Fed Officials Stay on Message as Policy Meeting Nears

Interest rates remain on path to top 5% before central bank pauses hikes

Members of the Federal Reserve Board of Governors Christopher Waller, Miki Bowman, Chair Jerome Powell, Vice Chair Lael Brainard, Philip Jefferson and Lisa Cook pose for a group photo.

Drew Angerer / Getty Images

Fed officials remain united regarding the level of interest rate hikes still needed to quell inflation adequately.

On a day when separate economic reports exhibited weakening business conditions amid a resilient jobs market, Fed Governor Lael Brainard and Susan Collins, president of the Boston Fed, echoed recent comments from Fed chair Jerome Powell and other colleagues.

The Fed, they said, may reduce the degree of its interest rate increases in the near term. But those increases will push the central bank's benchmark rate past 5% from today's 4.25-4.5%, with no rate cuts in sight.

"While it is promising to see the effects of higher rates starting to spread from the most interest-sensitive sectors to the broader economy, more is required to ensure a steady path toward our inflation target," Collins said at the Boston Fed's conference on the New England economy. "I anticipate the need for further rate increases, likely to just above 5%, and then holding rates at that level for some time."

Brainard concurred during a speech in Chicago, emphasizing that bringing inflation down to its 2% annual target remains the Fed's key objective.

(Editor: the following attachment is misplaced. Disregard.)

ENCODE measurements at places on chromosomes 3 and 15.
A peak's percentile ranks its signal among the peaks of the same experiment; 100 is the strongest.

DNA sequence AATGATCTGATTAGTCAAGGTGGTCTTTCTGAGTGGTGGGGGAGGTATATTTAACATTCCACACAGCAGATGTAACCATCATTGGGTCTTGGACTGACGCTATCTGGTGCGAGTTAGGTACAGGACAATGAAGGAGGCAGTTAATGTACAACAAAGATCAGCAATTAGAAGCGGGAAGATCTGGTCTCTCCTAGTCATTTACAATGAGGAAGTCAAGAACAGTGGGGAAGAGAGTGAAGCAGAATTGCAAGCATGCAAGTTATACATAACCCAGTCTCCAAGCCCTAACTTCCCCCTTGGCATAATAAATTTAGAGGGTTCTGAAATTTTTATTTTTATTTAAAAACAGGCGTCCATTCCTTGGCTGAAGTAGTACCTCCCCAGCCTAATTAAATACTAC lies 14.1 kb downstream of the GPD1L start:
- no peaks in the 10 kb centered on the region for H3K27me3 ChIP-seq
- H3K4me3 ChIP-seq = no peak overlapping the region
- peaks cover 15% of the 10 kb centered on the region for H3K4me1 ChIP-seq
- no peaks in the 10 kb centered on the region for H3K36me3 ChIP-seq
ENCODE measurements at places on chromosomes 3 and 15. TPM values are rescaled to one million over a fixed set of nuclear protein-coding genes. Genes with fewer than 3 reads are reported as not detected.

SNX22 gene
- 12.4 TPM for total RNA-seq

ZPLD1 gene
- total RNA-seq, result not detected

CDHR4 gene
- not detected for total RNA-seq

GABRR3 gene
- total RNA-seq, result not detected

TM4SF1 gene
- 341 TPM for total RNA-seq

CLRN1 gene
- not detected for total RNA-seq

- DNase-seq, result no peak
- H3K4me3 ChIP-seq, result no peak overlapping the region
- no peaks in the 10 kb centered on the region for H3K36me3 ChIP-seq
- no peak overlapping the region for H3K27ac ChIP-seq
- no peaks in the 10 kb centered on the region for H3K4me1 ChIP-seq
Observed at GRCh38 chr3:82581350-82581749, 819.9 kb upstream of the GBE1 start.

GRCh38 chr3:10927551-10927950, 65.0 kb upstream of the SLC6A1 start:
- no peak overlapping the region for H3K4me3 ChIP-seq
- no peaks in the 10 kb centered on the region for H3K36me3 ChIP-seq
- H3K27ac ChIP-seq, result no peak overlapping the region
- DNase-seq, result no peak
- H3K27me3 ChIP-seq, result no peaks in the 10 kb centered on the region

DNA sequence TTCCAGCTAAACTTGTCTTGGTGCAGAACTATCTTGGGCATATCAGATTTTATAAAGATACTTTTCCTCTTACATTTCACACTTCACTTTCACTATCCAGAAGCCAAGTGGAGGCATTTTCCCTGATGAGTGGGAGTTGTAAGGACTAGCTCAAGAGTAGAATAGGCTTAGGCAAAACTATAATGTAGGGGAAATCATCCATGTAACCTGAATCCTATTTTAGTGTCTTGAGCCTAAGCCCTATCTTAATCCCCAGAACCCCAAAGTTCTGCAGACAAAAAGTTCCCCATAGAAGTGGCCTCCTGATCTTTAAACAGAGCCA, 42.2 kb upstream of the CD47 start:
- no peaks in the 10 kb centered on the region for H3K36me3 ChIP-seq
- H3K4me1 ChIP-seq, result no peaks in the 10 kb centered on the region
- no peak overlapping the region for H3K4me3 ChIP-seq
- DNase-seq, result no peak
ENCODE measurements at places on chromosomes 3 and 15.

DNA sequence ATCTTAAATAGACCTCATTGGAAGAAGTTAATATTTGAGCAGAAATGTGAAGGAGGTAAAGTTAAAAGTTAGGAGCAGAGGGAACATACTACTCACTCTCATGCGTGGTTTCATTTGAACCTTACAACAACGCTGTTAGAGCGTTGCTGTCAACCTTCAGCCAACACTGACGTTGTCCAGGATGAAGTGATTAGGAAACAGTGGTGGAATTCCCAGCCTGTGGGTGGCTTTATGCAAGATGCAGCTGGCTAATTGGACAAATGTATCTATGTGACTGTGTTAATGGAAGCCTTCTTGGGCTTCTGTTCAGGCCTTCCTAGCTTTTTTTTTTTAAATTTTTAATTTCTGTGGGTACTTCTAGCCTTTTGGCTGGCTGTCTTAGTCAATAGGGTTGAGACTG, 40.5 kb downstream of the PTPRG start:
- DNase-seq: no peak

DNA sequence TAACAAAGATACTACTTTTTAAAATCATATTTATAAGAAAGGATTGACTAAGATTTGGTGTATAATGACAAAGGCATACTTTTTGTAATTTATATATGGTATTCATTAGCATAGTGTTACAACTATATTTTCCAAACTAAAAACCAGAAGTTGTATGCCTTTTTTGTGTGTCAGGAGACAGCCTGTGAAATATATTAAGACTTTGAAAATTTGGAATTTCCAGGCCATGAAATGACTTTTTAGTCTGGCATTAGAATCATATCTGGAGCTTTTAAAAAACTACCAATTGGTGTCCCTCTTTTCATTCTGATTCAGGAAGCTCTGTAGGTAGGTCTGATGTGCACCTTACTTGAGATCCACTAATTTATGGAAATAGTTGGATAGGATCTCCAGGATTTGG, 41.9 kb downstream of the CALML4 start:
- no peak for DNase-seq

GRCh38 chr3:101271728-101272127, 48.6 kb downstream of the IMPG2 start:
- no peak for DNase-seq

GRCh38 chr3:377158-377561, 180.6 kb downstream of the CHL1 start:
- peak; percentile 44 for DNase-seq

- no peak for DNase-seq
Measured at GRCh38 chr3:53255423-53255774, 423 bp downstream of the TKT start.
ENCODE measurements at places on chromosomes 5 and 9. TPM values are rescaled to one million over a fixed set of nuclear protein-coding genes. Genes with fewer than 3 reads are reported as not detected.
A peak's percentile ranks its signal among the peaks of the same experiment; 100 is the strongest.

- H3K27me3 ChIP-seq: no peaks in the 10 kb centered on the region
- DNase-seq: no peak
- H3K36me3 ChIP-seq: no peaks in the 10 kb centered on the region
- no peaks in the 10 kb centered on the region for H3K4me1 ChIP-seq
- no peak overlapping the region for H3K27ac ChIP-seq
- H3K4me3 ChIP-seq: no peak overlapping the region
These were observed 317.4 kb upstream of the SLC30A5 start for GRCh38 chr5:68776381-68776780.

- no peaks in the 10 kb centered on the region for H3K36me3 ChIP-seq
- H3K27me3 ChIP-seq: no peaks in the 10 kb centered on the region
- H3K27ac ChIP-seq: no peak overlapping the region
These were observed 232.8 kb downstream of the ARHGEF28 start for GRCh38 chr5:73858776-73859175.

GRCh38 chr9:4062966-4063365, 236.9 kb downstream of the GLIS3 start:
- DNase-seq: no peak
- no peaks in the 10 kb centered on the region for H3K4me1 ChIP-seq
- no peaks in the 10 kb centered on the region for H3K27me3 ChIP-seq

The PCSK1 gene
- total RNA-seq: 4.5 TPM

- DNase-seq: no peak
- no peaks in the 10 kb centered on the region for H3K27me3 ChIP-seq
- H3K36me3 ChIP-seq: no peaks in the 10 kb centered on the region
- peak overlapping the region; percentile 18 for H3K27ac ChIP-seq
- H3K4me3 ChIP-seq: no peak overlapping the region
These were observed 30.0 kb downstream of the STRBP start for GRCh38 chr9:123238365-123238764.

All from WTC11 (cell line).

"Even with the recent moderation, inflation remains high, and policy will need to be sufficiently restrictive for some time to make sure inflation returns to 2% on a sustained basis," Brainard said.

Expectations for Next FOMC Meeting

Most investors expect the Fed will raise its benchmark rate by 25 basis points (bps) to 4.5-4.75% at the central bank's next Federal Open Market Committee (FOMC) meeting Jan. 31 -Feb. 1. An increase of that scope would mark a pullback from December's 50-bps hike, which came after four straight hikes of 75 bps since.

Inflation, as measured by the Consumer Price Index (CPI), has declined in recent months. In December, the CPI fell 0.1% from November, its first month-to-month decrease since May 2020, during the height of the pandemic. On an annual basis, CPI fell for the sixth straight month in December after peaking at 9.1% in June. Still, at 6.5%, it remained far higher than the Fed's target.

The Philadelphia Fed said today its monthly regional manufacturing index, a closely watched indicator for the broader U.S. economy, remained negative for the fifth straight month. Earlier this week, the New York Fed's Empire State survey fell deeper into negative territory. Negative readings in both surveys indicate contracting economic conditions.

However, today's weekly jobless claims report from the Labor Department revealed an unexpected drop in new unemployment claims to 190,000 last week. The figure confirmed the U.S. labor market remains tight; prior to the pandemic, new weekly claims averaged 220,000.

The claims report dampened hopes that a cooling jobs market might bring down rising wages. The Labor Department's monthly jobs report earlier this month noted slowing wage growth in December, but investors believe the Fed will need to see more improvement before considering a halt to its rate-hike campaign.

Today's comments and other recent, consistent statements by Fed officials regarding the path of interest rates have done little to alter that belief.

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